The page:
Whooping Cough

by thomplil000
Last updated 6 years ago

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Whooping Cough

Whooping Cough

The first symptoms of whooping cough are similar to those of a common cold:runny nosesneezingmild coughlow-grade fever

After about 1 to 2 weeks, the dry, irritating cough evolves into coughing spells. During a coughing spell, which can last for more than a minute, the child may turn red or purple. At the end of a spell, the child may make a characteristic whooping sound when breathing in or may vomit. Between spells, the child usually feels well.

Before a vaccine was available, pertussis killed 5,000 to 10,000 people in the United States each year. Now, the pertussis vaccine has reduced the annual number of deaths to less than 30. But in recent years, the number of cases has started to rise. By 2004, the number of whooping cough cases spiked past 25,000, the highest level it's been since the 1950s.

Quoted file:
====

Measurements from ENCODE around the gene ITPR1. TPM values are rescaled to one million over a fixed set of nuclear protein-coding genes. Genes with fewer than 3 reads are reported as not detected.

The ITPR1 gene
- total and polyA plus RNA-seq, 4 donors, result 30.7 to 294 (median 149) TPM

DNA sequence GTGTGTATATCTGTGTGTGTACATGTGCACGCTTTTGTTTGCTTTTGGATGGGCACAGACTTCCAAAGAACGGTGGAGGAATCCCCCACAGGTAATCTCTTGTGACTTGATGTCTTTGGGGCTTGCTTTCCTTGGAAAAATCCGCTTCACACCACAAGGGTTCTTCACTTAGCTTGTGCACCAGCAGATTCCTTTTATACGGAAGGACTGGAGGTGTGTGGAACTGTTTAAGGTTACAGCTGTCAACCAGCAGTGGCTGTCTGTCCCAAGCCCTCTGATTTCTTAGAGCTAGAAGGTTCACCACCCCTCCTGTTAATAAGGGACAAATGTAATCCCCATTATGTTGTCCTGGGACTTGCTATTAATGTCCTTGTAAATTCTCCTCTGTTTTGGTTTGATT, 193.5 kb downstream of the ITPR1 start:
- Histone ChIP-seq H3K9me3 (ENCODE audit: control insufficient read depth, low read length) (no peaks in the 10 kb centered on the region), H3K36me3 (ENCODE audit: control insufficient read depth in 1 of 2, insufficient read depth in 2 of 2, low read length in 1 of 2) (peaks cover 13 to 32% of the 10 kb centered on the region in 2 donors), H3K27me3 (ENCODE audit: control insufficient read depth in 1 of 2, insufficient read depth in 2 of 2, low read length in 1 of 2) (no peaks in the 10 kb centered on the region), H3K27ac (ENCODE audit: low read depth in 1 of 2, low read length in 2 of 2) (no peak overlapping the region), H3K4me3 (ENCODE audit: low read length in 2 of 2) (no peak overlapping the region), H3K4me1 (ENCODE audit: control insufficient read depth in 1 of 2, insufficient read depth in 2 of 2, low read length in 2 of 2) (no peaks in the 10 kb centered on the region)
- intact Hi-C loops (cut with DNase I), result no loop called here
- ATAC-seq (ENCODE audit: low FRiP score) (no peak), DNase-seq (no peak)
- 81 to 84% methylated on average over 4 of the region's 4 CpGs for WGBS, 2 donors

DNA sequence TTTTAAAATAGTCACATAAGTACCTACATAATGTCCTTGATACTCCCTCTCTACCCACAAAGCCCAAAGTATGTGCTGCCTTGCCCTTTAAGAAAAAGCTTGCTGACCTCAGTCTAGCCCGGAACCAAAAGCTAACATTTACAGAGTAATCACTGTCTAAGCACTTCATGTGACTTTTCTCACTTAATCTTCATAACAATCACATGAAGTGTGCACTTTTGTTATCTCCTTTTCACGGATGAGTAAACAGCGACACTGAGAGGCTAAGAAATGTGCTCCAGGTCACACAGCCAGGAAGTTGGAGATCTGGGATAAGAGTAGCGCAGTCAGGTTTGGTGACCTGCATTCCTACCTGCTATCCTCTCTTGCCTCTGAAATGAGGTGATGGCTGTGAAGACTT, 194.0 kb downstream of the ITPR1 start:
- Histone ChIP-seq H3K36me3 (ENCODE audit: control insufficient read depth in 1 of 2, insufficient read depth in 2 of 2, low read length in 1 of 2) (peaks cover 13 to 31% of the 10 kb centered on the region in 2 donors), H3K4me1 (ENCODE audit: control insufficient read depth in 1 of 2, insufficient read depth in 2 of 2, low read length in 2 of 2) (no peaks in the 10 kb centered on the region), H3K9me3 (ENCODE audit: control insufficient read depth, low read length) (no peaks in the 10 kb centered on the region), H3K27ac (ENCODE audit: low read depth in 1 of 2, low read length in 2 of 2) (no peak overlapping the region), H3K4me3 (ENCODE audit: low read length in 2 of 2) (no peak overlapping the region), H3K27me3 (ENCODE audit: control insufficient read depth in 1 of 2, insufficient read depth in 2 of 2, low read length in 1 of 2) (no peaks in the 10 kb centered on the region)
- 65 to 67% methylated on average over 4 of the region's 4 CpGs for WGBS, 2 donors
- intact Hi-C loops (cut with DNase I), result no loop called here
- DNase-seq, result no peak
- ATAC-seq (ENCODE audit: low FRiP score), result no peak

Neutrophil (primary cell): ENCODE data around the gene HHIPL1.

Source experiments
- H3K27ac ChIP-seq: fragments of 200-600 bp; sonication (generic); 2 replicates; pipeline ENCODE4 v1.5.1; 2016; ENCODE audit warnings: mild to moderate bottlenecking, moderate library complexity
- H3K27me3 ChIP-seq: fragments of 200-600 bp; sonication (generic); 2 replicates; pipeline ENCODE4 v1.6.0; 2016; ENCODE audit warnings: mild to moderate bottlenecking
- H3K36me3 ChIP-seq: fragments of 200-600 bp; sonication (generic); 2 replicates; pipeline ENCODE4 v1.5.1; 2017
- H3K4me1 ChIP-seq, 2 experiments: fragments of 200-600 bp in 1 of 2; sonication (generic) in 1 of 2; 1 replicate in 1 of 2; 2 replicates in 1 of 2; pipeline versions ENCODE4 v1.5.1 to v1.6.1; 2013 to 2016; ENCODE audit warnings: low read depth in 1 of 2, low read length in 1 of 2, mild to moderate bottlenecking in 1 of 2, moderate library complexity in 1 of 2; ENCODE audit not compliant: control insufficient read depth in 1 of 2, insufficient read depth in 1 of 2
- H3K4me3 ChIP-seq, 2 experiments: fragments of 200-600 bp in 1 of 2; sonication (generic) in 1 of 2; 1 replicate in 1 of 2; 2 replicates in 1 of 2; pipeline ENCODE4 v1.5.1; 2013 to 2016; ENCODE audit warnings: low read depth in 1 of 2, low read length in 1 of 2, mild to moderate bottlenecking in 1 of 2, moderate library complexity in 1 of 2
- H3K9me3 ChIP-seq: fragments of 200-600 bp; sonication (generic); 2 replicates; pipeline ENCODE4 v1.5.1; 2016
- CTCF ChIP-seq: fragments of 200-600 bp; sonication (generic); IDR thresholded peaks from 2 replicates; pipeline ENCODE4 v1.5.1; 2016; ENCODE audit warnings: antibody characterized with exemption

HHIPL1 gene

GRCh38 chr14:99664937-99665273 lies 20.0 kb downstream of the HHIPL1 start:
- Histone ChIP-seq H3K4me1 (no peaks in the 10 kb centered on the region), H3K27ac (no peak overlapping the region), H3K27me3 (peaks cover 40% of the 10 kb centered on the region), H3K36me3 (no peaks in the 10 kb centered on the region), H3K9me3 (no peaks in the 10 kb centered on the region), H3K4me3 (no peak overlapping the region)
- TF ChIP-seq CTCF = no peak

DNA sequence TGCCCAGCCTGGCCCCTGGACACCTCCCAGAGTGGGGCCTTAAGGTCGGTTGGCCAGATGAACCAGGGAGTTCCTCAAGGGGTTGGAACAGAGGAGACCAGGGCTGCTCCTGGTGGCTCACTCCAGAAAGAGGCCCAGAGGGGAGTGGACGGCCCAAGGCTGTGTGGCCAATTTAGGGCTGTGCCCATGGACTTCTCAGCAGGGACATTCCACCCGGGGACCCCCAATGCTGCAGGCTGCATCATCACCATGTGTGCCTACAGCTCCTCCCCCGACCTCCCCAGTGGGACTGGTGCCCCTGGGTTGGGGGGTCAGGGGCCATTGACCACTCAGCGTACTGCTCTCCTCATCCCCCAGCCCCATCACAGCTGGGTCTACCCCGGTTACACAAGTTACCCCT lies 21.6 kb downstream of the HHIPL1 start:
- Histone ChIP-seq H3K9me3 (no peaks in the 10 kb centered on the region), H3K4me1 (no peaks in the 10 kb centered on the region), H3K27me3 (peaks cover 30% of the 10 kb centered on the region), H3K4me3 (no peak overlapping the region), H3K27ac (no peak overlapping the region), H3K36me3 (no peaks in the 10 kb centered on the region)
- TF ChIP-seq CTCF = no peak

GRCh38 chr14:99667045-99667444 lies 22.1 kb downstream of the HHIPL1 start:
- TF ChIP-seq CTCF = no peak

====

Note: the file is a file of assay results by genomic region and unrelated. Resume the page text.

It mainly affects infants younger than 6 months old before they're adequately protected by immunizations, and kids 11 to 18 years old whose immunity has started to fade. Adults and teens with whooping cough may have milder or atypical symptoms, such as a prolonged cough (rather than coughing spells) or coughing without the whoop.

Pertussis is highly contagious. The bacteria spread from person to person through tiny drops of fluid from an infected person's nose or mouth. These may become airborne when the person sneezes, coughs, or laughs. Others then can become infected by inhaling the drops or getting the drops on their hands and then touching their mouths or noses.


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